Any Info on this Xm that is for sale
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  1. #1
    Fellow Frogger! James504's Avatar
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    Default Any Info on this Xm that is for sale

    I see this XM has been for sale for a while now, on various websites. Does anyone have the low down on its condition? Cheers.

    http://www.gumtree.com.au/s-ad/gold-...ual/1007180614

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  2. #2
    Fellow Frogger! kimmo's Avatar
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    I've seen this XM in Brisbane when a young'ish French bloke owned it. He was a CCCQ member back then.
    The XM certainly looked good but who knows about mechanical condition.
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    Contented Peugeot Driver addo's Avatar
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    It's extremely rare; 24V PRV with five speeder.

  4. #4
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    Assuming it's the same car that's been for sale for many months in that general part of the world, it was a NSW car on plate OUI-123 and former adverts even used some photos with those plates. It was a cosmetically clean car when spotted in Sydney, but that says little about it's current condition. It's obviously a prvate import, so corrosion can be a larger issue than with local cars.

  5. #5
    Ashtray Polisher donat's Avatar
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    With XM appreciation sweeping through the forum at the moment, this car should sell by the end of the weekend.

    All I know about this car is that the owner is a non-waver as I did zoom past this car on the GC in my ID over a month ago.
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  6. #6
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    IF it is the same car that used to be in Sydney, it has been in Australia for a long time - late 90s I reckon. Again, IF it is the same car, I recall that it showed no signs, when I last saw it, of UK type rust effects.
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  7. #7
    Fellow Frogger! Ren5turbo2's Avatar
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    It has luxury that you still don't get standard in cars today.

  8. #8
    Budding Architect ???? pugrambo's Avatar
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    hmmmmmm

    who would be interested in a 12V auto XM (insert evil grin)
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  9. #9
    Fellow Frogger! James504's Avatar
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    Hmmm its quite a sum for a vehicle I know will have pricey component failures. How does the 24v prv compare to 12v in terms of reliabilty?
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  10. #10
    UFO
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    Well the PRV V6 has a timing chain, not belt, so you are already in front.
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  11. #11
    Fellow Frogger! James504's Avatar
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    I get what you're saying, however I would be worried that the prv is chain. Ive changed countless es9 belts. Is there a service interval or recommended service life on the chain/guides? Is corrosion of the block the same on the 24v as it is the rest of the prv family? What are Xm's like for towing (is 1400-1600kg braked too ambitious?) Im not worried about service/maintain/repair of an xm, but the strut top and sphere prices (and their limited service life) do bother me. Id love a quirky exotic Xm but Id say they are on the edge of no longer being a good daily mule. Sorry for the 20 questions!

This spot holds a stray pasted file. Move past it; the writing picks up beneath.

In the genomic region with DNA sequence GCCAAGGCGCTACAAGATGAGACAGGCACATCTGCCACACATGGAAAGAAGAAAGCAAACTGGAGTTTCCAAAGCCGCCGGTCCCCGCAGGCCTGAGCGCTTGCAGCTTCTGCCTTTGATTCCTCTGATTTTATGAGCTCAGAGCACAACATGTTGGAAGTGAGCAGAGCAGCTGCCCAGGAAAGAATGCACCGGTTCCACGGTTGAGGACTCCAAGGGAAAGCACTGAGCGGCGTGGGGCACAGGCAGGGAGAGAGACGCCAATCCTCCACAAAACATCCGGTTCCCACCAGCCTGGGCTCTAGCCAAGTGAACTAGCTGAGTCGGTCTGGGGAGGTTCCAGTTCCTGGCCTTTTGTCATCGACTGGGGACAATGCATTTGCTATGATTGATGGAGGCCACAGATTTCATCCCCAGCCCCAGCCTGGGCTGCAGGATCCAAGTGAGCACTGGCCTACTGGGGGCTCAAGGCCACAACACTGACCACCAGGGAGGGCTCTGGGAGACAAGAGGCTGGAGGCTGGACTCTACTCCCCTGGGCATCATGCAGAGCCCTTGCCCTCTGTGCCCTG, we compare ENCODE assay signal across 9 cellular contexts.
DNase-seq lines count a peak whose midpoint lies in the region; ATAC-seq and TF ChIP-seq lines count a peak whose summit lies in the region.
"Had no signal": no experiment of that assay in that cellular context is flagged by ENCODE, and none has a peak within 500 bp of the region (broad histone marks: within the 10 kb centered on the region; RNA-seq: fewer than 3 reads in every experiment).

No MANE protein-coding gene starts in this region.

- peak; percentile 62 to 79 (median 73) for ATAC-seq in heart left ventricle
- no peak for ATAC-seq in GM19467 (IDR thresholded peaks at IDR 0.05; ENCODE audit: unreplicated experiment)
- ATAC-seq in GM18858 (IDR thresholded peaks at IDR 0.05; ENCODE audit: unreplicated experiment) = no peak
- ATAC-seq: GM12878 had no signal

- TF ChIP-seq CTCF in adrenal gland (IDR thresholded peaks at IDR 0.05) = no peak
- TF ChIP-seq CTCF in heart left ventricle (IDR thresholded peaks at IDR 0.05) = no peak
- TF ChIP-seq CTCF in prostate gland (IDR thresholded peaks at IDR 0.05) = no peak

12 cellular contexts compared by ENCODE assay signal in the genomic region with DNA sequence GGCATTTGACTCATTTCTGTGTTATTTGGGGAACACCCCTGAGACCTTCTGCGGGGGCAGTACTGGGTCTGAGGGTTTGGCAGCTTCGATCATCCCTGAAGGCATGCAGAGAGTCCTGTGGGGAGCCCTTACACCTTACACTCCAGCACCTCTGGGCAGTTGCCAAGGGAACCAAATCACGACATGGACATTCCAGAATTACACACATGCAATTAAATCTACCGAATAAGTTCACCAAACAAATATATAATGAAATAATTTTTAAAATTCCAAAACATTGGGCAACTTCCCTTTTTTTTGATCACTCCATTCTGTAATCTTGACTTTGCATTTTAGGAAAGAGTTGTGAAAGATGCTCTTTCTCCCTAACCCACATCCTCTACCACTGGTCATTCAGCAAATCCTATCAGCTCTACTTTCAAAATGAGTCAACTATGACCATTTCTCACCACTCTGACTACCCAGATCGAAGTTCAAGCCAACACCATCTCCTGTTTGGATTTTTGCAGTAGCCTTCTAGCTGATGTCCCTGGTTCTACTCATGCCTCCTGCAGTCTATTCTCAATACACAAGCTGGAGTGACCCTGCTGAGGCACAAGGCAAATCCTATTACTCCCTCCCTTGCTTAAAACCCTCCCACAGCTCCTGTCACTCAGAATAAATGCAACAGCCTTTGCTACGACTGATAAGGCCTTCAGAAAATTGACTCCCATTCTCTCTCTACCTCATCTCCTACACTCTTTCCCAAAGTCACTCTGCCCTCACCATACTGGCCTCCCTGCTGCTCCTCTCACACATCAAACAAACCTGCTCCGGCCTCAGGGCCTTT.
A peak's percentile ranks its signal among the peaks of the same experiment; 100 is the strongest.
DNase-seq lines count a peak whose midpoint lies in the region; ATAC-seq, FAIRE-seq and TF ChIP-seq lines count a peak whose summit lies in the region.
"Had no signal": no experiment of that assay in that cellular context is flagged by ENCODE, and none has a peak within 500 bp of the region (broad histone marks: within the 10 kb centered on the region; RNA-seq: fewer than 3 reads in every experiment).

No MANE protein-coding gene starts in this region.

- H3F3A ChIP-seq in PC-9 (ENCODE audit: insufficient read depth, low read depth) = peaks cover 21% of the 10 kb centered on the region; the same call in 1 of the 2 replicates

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    My 12v XM did about 195k km before the head gasket went and we changed the chain and guides at the time. The chain looked to be fine and one of the guides had a worn face and I think one retaining rivet broke as we took it off.
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  13. #13
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    Early 24 Valve XM's are not common and I guess they are not bein used as a daily driver. The oil suply to the heads was a problem, but I'd always understod the cars now out there had been fixed by Citroen very early on. There are a few people here using 12 Valve XM's as a daily driver, but it's generally a case of needing to plan ahead a little instead of waiting for the breakdown. I've been down the Volvo PRV route in the past and had two dead engines in the family - block corrosion in a B27 and head gaskets in a B28. Timing chains were never a problem in those two Volvos and have not been an issue in XM's as far as I know. I think some early 2.7's did have timing chain problems, but that's well before XM days. Likewise, block corrosion is apparently not an XM problem, although a few cars have done head gaskets, perhaps more due to liner sink than other problems. My own XM has not had an issue with either the head gaskets or timing chains and it's been generally reliable in my period of ownership. I can say that was helped by some preventative replacements when I acquired it and I'm due for another round shortly. Some parts are expensive and/or now hard to find (i.e. strut tops, certain fitted cooling hoses ...), but a bit of planning and forethought would cut costs.

    Ask Shane about towing as I know he did a bit with his XM TD, but I think the problem is the low ball weight.

  14. #14
    Real cars have hydraulics DoubleChevron's Avatar